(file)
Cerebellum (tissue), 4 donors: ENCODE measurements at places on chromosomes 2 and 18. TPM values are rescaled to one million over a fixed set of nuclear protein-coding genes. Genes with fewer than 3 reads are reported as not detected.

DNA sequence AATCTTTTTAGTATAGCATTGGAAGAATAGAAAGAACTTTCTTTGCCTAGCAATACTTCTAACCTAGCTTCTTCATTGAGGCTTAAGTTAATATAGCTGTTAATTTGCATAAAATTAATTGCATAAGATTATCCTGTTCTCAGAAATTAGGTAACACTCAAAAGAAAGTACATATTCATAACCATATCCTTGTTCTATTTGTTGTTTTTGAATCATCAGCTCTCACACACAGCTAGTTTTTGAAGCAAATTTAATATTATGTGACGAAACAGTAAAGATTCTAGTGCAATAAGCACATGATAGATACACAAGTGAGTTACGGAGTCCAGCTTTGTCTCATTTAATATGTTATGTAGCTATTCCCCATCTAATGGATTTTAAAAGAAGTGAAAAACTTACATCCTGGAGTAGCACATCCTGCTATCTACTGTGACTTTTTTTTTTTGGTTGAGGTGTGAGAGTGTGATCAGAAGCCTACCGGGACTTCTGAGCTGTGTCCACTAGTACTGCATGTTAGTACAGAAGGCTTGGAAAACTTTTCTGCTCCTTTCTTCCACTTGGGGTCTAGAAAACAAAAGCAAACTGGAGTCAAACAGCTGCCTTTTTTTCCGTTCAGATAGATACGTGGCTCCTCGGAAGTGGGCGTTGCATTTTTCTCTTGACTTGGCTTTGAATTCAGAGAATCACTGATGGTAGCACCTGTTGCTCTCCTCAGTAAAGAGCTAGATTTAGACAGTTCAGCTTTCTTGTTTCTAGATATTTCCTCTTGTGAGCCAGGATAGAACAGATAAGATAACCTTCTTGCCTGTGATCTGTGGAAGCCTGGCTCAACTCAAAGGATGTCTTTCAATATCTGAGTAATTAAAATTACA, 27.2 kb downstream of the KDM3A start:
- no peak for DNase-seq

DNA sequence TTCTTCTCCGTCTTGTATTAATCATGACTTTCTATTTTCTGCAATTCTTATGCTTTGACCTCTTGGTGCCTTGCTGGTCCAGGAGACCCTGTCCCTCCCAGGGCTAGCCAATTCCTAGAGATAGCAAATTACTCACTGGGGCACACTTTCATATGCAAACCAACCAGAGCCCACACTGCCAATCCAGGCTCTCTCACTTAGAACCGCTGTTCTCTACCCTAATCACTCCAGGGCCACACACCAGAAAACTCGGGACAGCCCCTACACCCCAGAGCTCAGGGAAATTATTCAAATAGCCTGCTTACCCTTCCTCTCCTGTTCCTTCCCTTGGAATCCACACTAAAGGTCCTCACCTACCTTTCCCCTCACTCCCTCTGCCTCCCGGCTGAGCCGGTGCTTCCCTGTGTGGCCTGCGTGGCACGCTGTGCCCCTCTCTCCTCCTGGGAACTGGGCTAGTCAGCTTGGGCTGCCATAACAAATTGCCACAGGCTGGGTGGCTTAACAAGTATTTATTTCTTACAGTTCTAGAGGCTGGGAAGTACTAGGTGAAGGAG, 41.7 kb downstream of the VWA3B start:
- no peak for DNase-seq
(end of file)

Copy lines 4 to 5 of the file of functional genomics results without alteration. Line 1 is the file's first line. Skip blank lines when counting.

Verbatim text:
DNA sequence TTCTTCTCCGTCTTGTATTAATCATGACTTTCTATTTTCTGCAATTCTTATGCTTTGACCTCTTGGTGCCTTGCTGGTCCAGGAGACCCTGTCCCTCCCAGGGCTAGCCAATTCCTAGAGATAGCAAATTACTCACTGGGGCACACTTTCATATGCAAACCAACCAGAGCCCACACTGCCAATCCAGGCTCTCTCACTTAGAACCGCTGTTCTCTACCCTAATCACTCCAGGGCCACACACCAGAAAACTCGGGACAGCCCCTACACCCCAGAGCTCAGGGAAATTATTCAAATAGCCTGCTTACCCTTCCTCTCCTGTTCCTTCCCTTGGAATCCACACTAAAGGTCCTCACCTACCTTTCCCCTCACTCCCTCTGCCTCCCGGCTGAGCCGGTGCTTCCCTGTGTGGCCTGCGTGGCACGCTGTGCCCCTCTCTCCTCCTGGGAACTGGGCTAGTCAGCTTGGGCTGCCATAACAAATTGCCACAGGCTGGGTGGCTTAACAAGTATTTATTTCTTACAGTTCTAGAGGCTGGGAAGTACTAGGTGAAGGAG, 41.7 kb downstream of the VWA3B start:
- no peak for DNase-seq